The Sad Hungarian

 

 

 

The Sad Hungarian

By Eric Maroney

 

 

  
“Where is Gunther? He’s supposed to be here.”
 
The old men looked at Shaul. Someone flicked his hand disdainfully.
           
“What? Are we Gunther’s keeper? And why have him on such a short leash, Shaul?”
           
“Mind your own business, Shapiro,” Shaul snapped. “Gunther and I have a deal.”
 
The old men murmured for a few seconds, and then turned their attention to the chess game. A great pepper tree shielded them from the summer sun. Shaul squinted into the distance. In the haze of the jogging path, he could see a man limping along in the sun, stumbling forward, appearing to lose his balance as he came into focus.
           
When he reached the shade of the pepper tree, the old man was bathed in sweat. He sat down heavily on a bench. The other men looked at him briefly, but he was such a familiar sight that he did not merit too much attention. Gunther held a loaf of bread in his hands.
           
“What took you so long?” Shaul asked, reaching out and taking the bread.
           
“The bakery was mobbed,” Gunther gasped, speaking Hebrew with a heavy German accent. “Then they ran out of rye when I was at the counter, and I had to wait.”
           
“Oh,” Shaul answered, aware that he was cradling the loaf like a child.
           
“Satisfied, Shaul?” one of the chess players quipped. “Your mistress has a good excuse.” The other men chuckled.
           
Shaul said nothing. He gestured to Gunther that they should leave, and together, the two old men shuffled out of the park.
 
 
 
Later in Shaul’s apartment, Gunther sat across from Shaul, sipping his coffee and dunking the rye to soften it, for his teeth were nearly gone. Shaul looked across at the gray man bent over his mug and a slice of bread the color of black coffee grounds.
           
“You forgot the paper,” Shaul snapped.
           
“I’m sorry,” Gunther answered, looking down at the bread as if it were far away. “That long line threw me off . . . After years in this country, I still can’t get over how rude everyone is.”
           
“You expect Israelis to stand in line?” Shaul chuckled. “You should know better.”
           
“How hard is it to stand in a line?” Gunther shook his head. “You wait a while, but it is better for everyone. That way there is no chaos.”
 
Shaul was going to say something, but let it pass. The apartment was hot. “Why is it so stuffy in here?” he asked.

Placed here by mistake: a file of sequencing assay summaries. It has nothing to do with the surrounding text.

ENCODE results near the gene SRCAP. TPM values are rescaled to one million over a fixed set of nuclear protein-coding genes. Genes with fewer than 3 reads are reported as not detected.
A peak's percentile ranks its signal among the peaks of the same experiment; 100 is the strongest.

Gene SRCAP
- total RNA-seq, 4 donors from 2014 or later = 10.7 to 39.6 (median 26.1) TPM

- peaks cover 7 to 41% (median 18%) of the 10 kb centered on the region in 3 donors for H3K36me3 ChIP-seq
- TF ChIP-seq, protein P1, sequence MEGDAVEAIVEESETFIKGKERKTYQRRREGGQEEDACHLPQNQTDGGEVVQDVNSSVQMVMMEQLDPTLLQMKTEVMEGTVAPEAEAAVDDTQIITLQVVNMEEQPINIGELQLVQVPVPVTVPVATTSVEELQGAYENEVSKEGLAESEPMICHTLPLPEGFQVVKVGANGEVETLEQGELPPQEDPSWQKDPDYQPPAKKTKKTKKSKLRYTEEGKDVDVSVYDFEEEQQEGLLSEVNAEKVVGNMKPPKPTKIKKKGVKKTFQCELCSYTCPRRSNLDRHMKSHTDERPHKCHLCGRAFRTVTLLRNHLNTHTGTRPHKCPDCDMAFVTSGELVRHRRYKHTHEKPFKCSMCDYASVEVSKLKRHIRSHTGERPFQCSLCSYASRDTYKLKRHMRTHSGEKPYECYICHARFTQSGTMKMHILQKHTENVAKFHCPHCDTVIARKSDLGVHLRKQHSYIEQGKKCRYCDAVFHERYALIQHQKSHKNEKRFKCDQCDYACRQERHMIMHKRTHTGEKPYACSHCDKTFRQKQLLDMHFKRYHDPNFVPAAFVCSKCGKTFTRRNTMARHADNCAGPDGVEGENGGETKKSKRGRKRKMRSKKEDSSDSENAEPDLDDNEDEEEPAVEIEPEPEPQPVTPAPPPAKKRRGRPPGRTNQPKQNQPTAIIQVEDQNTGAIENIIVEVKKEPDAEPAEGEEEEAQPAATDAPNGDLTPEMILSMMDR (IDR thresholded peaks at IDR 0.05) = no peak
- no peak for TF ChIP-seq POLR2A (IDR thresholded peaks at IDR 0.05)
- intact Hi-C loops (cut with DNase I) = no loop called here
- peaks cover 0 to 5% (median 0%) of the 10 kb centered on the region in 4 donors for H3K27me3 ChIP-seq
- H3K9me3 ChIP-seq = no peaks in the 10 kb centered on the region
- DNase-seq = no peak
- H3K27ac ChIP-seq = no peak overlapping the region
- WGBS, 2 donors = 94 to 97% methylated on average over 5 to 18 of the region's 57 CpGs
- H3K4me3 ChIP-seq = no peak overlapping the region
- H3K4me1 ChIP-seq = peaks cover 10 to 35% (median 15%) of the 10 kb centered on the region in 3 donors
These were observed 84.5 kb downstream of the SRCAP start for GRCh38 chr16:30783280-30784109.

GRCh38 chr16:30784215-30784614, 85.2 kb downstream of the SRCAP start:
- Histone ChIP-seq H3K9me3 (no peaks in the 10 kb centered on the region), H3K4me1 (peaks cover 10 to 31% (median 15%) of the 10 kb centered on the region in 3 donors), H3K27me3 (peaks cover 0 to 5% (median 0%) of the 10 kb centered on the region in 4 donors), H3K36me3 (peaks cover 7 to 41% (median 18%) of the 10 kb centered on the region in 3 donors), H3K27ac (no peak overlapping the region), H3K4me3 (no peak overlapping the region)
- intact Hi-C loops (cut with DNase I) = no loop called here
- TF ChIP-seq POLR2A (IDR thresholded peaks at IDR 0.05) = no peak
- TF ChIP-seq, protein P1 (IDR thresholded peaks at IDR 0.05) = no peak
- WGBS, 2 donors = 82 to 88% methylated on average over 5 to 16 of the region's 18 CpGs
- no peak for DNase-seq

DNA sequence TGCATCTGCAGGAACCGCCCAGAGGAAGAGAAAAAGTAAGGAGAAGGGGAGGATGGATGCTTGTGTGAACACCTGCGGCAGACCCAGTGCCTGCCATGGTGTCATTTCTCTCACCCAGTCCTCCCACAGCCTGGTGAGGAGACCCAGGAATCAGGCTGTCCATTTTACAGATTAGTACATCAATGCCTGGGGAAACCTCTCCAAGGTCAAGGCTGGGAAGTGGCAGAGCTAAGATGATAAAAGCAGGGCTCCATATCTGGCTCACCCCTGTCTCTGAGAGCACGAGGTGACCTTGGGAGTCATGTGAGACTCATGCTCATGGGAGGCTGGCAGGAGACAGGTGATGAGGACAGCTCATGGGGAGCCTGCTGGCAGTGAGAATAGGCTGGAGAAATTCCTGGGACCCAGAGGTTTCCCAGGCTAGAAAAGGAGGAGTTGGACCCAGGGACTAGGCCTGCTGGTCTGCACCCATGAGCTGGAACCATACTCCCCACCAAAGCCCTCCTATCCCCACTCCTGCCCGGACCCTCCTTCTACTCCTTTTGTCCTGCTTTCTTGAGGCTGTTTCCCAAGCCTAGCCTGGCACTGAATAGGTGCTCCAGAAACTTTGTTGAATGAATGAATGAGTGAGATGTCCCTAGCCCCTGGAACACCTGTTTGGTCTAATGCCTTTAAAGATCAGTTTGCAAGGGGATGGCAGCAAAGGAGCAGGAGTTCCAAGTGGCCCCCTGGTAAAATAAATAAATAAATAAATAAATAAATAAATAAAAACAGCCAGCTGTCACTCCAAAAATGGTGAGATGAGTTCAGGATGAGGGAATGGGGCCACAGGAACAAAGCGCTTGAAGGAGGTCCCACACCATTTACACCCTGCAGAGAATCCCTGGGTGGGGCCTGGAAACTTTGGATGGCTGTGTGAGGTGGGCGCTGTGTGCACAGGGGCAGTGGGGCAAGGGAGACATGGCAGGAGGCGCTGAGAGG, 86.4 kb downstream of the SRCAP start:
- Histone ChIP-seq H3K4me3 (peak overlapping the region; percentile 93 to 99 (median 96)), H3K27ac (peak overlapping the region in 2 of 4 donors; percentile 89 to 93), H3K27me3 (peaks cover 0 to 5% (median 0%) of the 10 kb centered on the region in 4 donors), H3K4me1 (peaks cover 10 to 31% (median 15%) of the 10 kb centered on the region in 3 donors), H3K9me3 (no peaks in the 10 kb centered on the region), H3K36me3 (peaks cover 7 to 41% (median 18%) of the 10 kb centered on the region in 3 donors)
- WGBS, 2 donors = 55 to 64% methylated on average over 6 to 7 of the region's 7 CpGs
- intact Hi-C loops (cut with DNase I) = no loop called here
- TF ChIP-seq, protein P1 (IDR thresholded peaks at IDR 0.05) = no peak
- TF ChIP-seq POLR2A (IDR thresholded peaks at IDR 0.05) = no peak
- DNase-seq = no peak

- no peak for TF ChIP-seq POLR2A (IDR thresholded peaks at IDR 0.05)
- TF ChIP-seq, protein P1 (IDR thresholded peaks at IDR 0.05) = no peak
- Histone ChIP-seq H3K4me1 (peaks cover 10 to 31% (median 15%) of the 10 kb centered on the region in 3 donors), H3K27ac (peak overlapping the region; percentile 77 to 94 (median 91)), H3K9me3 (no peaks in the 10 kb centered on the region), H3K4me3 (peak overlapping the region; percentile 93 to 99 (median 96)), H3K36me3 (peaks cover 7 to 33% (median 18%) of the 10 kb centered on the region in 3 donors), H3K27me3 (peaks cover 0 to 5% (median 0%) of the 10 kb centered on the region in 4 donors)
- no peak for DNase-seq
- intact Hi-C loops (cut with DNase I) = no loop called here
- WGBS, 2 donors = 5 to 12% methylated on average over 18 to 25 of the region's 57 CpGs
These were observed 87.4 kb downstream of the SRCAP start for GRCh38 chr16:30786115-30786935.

“The air-conditioning is broken, and I can’t repair it until the end of the month, when I get my check from Germany.”
 
On hearing this, Shaul took out his wallet. He counted the bills and then tallied them on a piece of paper. “Here”—he slid the bills to Gunther—“you can pay me back at the end of the month. Sign this paper. It says you’ll pay me back.”
 
Gunther looked at the paper with his out-of-focus eyes. “Can’t read that,” he said. “All those squiggly Jewish letters.”
           
“Just sign it,” Shaul barked. “Sign it—or no money.”
           
Gunther sighed, and with a trembling hand, signed the bottom of the paper. Shaul examined it closely before folding it four times, placing it in his breast pocket, and closing the button.
 
“Come by my flat tonight,” Shaul told him.
           
“Do I have to tonight?” Gunther asked. “You know I’ve been sick.”
           
“That doesn’t matter. You have to keep your promise. You can never repay me. So you have to come.”
           
Gunther exhaled deeply. Shaul left without waiting for his answer, knowing that Gunther must come.
 
 
 
On the old record player Shaul played a Hungarian folk song. He danced across the room in uneven, jerky steps, as if he weren’t dancing at all, but shuffling toward a point on the horizon that only he could see. The music was fast, then slow, the singing plaintive, then joyful, and Shaul sang the Hungarian words—the only time he would allow himself this luxury. Passing the sounds of the language out of his mouth, over the tip of his tongue, and out into the air of his cramped apartment, felt like he was passing a stone through a narrow aperture.
           
But he insisted on playing the songs, and he sang the words even as tears moved down his cheeks. When Gunther arrived at the apartment, silent and resigned, Shaul did not stop. He continued to shuffle and move as if no one was there.
           
“You stupid Jew,” Gunther muttered. “When will you realize this no longer works for me?”
           
“Why come here then, if this means nothing?” Shaul sang out. “You pathetic German. What is the fucking point of your life, anymore?”
           
“What? What did you say? I don’t understand that language. You know that well.” Gunther did not understand Hungarian. Shaul stood still, the trance broken. He looked at the desiccated figure of a German opposite him, and spoke in German.
 
“I said you must have a reason to come here, even if you no longer have any fear.”
           
“I still have fear,” the German pronounced. “But I’m seventy-nine. Fear is everything now. What is the difference between the fear I have every day, and the fear you have dangled in front of my nose for decades?”
 
“We had a deal,” Shaul answered. “We had a deal and you must stick to it.”
           
“I’m here, right?” The German raised his palms. “My hands aren’t clean, but I come. I keep my promises.”
           
“Then you must sit,” Shaul answered in German, then switched to Hebrew. “And you must listen in Hebrew, as always.”
           
The German sat heavily on the couch. From across the room. he watched the Hungarian turn off the record player.
 
 
 
From across the camp, the German came toward the Hungarian. There was nothing that could be done.
           
“I tried,” the German told him. “This is a big place, there is little that I can do. I can save you because I can tell them that I need you for the work, but your son . . .”